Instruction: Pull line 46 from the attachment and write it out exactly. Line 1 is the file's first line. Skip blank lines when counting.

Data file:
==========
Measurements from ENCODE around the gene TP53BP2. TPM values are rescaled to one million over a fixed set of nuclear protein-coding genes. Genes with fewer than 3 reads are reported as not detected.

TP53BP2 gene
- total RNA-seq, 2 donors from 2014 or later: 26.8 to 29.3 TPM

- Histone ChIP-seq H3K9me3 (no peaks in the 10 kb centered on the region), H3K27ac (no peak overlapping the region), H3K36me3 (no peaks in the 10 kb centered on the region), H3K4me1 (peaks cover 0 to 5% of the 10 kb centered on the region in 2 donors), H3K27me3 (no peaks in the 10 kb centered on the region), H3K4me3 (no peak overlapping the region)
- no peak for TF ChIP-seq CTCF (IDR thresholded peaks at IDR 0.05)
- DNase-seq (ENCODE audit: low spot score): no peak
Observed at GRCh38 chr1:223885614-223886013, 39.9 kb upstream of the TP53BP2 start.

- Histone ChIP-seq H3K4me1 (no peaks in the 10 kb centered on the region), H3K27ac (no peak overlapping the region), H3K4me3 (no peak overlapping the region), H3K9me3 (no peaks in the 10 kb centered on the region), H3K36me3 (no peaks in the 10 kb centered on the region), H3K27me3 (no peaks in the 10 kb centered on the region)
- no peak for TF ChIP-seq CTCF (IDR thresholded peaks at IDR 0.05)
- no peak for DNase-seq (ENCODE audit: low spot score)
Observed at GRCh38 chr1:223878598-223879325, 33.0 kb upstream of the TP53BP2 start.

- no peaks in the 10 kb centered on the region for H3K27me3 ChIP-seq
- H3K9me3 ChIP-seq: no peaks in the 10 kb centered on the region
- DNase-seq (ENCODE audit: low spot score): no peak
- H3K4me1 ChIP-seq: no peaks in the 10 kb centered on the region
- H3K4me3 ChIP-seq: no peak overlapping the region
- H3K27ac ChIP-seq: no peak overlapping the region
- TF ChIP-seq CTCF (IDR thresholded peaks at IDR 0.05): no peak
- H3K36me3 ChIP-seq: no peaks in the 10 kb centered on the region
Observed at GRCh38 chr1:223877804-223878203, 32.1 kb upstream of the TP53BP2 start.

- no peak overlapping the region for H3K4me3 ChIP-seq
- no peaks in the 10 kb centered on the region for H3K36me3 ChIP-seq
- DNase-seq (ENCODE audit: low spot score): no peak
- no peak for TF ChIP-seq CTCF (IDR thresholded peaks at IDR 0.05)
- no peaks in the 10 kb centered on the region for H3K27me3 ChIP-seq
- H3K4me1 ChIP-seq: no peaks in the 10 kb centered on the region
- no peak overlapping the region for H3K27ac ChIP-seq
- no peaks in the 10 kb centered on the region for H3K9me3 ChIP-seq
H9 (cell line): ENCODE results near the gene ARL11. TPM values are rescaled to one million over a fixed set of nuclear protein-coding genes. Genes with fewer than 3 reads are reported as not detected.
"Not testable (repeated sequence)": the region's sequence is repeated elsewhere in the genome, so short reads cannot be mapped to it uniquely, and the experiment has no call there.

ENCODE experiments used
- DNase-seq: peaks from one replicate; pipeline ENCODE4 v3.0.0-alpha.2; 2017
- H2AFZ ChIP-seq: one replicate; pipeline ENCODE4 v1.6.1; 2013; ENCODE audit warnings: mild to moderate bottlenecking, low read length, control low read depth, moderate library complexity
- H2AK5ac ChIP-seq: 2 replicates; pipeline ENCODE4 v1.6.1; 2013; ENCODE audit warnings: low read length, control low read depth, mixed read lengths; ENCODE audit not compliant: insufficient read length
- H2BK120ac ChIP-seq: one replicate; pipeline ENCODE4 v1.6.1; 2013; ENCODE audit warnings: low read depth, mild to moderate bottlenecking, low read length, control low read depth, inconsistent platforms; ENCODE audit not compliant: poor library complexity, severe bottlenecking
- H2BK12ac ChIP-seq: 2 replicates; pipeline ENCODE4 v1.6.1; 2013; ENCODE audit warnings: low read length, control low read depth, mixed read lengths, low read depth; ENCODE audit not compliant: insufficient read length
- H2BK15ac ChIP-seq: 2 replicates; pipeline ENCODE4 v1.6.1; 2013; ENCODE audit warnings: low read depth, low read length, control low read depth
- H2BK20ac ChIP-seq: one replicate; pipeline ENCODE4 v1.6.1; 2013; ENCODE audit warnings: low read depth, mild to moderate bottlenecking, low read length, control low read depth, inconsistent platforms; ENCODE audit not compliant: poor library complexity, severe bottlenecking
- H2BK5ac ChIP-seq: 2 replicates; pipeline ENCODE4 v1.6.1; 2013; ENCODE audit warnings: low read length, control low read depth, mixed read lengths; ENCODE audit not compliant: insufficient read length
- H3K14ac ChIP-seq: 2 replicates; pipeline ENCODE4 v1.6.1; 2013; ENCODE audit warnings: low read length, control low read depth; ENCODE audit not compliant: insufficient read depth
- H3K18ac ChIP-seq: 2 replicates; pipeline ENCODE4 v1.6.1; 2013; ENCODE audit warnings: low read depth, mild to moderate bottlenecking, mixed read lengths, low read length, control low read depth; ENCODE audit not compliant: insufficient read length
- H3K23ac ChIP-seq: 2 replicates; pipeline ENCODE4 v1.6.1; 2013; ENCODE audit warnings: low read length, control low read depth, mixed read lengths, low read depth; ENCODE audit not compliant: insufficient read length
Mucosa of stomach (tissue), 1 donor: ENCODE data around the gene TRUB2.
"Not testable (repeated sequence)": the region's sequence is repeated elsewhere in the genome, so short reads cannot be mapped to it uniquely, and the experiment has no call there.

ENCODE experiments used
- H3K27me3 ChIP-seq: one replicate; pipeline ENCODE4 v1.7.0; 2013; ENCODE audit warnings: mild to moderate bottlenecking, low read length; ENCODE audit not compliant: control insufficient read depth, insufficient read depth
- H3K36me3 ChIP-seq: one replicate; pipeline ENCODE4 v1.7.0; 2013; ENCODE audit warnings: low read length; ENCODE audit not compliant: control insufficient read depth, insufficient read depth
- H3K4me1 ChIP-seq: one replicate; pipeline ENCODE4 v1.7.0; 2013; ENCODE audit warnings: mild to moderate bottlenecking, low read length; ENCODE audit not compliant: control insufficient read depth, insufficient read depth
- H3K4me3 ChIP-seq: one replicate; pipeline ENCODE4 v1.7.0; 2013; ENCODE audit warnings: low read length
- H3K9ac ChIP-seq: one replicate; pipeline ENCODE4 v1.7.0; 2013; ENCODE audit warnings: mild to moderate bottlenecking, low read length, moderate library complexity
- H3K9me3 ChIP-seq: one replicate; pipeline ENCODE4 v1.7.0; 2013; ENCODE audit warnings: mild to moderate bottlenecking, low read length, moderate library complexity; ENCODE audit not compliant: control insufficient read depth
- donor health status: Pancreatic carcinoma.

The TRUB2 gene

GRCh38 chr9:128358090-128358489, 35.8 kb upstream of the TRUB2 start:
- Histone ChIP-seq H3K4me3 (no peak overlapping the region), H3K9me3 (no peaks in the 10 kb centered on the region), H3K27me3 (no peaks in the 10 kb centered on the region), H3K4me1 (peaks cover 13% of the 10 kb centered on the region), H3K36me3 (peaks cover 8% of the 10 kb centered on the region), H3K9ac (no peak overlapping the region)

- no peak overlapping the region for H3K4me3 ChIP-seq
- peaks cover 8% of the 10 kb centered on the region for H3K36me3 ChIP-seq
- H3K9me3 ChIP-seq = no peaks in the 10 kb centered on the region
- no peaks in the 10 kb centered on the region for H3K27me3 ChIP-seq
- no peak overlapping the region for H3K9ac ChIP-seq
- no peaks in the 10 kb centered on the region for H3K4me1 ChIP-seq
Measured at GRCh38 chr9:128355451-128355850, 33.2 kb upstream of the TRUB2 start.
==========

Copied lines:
- H3K27me3 ChIP-seq: one replicate; pipeline ENCODE4 v1.7.0; 2013; ENCODE audit warnings: mild to moderate bottlenecking, low read length; ENCODE audit not compliant: control insufficient read depth, insufficient read depth